Boyle's law

(redirected from Gas laws)
Also found in: Dictionary, Thesaurus, Encyclopedia, Wikipedia.

Boyle's law

 [boilz]
at a constant temperature the volume of a perfect gas varies inversely with pressure; that is, as increasing pressure is applied, the volume decreases. Conversely, as pressure is reduced, volume is increased.

Boyle's law

[boilz]
Etymology: Robert Boyle, English scientist, 1627-1691
(in physics) the law stating that the product of the volume and pressure of a gas contained at a constant temperature remains constant.

Boyle's Law

the principle that the pressure of a gas varies inversely with its volume at a constant temperature. Named after Robert Boyle (1627–91).

Boyle's law

at a constant temperature and mass the volume of a perfect gas varies inversely with pressure; that is, as increasing pressure is applied, the volume decreases. Conversely, as pressure is reduced, volume is increased.
References in periodicals archive ?
For the ideal gas laws to apply, the following requirements must be met:
Assuming that the ideal gas laws apply (an assumption which is not in fact justified), then the volume [V.
Despite the fact that this calculation requires an assumption that the ideal gas laws do in fact apply, when the result shows that strictly they cannot, it does illustrate that the atomic spacing in the HIPing gas is much closer to that of a solid or liquid than to that of a gas at stp (Atkinson & Rickinson, 1991; Vogel & Ratke, 1991).
The ideal gas law can be viewed as arising from the kinetic pressure of gas molecules colliding with the walls of a container in accordance with Newton's laws.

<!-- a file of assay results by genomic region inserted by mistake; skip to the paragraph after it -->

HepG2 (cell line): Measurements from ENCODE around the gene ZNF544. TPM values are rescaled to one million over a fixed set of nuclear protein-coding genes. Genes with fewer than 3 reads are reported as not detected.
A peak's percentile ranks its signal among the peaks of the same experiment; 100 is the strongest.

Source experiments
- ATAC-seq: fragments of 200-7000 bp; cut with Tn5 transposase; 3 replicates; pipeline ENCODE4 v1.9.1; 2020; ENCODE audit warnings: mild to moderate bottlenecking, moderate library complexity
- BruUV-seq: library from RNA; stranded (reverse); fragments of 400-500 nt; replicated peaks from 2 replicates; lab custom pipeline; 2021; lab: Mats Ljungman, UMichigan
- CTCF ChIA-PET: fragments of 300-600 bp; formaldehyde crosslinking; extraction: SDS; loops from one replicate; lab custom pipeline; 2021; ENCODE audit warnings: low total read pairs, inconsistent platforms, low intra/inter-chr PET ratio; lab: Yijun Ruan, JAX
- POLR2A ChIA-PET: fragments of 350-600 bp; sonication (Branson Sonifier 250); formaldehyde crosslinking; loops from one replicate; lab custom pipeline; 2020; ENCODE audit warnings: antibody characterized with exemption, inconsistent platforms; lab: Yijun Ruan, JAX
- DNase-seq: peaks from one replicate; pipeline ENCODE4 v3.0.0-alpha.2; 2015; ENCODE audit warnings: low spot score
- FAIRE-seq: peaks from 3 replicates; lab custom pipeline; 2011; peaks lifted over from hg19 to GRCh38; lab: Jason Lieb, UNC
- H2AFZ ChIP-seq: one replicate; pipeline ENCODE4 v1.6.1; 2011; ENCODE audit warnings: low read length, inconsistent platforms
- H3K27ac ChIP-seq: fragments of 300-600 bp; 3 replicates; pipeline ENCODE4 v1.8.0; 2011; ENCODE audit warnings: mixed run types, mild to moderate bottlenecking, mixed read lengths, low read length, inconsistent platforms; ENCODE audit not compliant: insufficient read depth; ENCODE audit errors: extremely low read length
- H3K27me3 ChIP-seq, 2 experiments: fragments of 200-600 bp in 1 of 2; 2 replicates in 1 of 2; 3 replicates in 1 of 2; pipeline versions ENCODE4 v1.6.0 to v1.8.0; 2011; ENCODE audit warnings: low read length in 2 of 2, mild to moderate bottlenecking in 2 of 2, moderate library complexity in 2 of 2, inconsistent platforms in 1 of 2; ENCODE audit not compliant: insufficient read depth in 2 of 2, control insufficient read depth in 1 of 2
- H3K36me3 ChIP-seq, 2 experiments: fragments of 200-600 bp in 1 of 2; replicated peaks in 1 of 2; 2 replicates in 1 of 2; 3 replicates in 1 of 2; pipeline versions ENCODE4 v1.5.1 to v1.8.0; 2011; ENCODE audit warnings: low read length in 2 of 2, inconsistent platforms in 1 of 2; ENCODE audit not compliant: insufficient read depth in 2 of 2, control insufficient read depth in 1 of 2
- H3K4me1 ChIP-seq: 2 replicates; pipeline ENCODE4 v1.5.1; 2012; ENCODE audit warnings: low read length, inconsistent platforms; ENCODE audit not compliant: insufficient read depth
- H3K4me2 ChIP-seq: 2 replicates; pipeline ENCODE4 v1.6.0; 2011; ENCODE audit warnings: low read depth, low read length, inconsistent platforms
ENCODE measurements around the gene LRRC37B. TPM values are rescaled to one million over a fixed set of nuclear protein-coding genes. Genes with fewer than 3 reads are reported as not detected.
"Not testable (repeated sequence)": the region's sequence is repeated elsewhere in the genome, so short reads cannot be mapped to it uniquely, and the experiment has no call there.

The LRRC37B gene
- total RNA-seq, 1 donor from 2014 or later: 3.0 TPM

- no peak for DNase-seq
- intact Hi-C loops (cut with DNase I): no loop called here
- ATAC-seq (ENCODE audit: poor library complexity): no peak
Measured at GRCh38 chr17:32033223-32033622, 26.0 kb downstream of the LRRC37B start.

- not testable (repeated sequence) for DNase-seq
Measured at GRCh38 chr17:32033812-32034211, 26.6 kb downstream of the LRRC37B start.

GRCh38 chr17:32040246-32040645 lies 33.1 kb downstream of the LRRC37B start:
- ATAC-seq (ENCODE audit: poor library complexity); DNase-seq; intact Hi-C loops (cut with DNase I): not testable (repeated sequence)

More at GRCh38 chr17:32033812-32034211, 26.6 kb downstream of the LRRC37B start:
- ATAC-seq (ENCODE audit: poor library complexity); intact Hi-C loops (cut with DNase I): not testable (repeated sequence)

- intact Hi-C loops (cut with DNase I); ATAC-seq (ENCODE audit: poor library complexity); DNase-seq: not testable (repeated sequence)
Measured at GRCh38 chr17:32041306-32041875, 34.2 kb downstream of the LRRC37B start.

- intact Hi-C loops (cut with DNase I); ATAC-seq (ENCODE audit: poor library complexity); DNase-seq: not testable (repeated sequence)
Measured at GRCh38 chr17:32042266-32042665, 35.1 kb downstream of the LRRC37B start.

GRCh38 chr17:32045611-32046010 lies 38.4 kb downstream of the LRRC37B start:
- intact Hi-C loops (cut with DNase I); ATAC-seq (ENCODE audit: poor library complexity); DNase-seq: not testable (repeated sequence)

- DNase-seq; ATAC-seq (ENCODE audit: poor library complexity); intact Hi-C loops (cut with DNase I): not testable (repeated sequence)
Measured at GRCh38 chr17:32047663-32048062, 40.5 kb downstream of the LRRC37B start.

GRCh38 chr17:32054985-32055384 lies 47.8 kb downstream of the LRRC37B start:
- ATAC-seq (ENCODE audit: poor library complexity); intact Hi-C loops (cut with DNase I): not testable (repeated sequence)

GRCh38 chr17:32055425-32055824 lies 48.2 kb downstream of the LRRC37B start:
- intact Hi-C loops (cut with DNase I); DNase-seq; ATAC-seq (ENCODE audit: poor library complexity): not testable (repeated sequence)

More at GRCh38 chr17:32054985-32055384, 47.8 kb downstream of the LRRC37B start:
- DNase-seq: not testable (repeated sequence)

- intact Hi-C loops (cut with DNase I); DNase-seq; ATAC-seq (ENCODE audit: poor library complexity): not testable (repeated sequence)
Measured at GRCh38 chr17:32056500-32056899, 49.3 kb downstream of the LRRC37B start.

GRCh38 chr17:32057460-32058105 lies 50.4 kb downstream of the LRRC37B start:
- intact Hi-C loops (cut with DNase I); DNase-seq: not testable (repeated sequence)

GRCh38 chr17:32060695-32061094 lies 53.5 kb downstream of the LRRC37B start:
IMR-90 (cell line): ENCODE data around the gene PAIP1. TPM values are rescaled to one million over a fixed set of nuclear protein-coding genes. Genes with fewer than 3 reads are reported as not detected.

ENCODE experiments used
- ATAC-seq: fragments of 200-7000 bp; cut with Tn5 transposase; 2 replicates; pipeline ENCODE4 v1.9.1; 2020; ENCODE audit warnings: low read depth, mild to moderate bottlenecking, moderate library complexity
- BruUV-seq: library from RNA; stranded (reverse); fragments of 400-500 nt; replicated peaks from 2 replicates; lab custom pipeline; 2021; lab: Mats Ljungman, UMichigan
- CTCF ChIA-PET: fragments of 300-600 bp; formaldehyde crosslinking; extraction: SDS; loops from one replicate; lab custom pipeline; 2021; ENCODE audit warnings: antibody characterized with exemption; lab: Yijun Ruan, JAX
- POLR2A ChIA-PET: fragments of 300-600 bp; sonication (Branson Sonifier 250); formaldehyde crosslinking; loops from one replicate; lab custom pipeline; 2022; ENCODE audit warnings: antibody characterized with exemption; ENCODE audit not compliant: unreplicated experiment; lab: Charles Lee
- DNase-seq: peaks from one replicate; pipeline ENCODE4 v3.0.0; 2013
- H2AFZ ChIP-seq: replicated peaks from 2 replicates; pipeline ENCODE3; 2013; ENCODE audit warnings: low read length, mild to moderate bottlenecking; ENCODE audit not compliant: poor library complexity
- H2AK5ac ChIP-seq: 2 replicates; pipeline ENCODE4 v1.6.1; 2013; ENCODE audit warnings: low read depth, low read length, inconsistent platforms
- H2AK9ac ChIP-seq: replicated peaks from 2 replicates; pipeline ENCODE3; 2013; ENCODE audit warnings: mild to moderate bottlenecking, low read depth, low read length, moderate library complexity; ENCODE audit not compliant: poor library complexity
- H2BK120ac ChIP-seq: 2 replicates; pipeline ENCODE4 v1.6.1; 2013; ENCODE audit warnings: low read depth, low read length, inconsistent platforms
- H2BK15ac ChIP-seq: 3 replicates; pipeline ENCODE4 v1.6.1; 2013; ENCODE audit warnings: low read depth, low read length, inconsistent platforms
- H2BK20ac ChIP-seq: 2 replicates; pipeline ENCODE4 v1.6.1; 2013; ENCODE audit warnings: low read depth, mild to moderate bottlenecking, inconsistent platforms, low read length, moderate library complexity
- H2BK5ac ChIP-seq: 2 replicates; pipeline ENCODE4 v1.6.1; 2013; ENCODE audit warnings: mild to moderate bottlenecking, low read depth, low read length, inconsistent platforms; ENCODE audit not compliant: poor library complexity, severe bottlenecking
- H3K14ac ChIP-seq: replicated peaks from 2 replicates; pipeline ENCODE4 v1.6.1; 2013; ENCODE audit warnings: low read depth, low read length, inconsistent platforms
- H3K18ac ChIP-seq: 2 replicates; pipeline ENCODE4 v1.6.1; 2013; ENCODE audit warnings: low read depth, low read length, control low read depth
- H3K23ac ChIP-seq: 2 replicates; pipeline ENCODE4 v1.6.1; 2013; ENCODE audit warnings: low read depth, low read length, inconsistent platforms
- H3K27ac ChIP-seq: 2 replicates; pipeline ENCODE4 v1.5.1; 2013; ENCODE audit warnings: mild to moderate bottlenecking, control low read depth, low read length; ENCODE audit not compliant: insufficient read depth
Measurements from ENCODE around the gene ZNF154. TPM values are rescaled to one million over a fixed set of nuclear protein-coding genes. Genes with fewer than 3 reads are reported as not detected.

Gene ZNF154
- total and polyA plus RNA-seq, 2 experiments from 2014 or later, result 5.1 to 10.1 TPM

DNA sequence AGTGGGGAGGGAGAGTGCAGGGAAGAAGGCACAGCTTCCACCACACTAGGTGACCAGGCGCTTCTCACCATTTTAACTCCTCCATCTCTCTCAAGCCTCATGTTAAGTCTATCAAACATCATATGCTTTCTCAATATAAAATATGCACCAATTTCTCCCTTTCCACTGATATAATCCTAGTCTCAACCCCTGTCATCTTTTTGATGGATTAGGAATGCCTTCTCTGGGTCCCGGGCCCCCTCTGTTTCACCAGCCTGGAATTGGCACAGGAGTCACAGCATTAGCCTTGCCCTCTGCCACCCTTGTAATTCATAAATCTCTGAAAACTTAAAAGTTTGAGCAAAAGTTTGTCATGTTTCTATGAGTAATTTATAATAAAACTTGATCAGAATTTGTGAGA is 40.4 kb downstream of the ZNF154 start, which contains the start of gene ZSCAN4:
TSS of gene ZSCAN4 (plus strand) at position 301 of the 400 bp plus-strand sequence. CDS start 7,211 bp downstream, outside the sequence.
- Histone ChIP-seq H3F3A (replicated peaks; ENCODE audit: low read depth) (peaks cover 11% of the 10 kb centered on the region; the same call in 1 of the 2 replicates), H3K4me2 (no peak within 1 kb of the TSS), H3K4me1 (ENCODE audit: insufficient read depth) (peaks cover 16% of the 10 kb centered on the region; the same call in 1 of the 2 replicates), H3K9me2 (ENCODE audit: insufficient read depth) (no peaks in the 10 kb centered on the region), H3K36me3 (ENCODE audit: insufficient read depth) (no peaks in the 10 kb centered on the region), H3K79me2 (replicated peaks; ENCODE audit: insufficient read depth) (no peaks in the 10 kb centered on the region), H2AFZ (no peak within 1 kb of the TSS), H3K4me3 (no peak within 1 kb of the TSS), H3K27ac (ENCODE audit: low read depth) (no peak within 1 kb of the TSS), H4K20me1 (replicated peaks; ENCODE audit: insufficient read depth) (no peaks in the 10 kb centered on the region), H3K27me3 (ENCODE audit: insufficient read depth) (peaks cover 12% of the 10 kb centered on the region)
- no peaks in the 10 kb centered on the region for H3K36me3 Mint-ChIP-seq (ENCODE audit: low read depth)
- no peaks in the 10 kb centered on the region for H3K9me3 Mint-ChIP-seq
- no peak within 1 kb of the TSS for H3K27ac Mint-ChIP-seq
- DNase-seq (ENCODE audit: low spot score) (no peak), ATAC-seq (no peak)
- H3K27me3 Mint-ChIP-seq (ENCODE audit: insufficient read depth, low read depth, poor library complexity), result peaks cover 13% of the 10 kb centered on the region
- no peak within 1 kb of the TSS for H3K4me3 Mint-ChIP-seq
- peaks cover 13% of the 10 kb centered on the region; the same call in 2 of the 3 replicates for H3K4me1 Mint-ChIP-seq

The intention here is not to prove that the ideal gas law break down during HIPing but rather that the conditions developed are such that to the above conditions are unlikely to apply.
Walker is a member of the Oklahoma Bar Association and its Indian Law, Mineral Law, and Real Property Law Sections; of the Oklahoma City Mineral Law Society and Oklahoma City Real Property Law Society; of the Oklahoma Independent Petroleum Association; and of the Oklahoma Mid-Continent Oil & Gas Association (whose Legislative, Regulatory, and Legal Committees he advises on the drafting and application of oil and gas law in Oklahoma).
com "Since establishing its library more than 30 years ago, Barrows has become the most trusted source of international oil and gas laws and contracts.
Widely known in international circles simply as "Barrows," the company follows oil and gas law contracts through contacts with governments, international companies, and an extensive network of correspondents from offices around the world.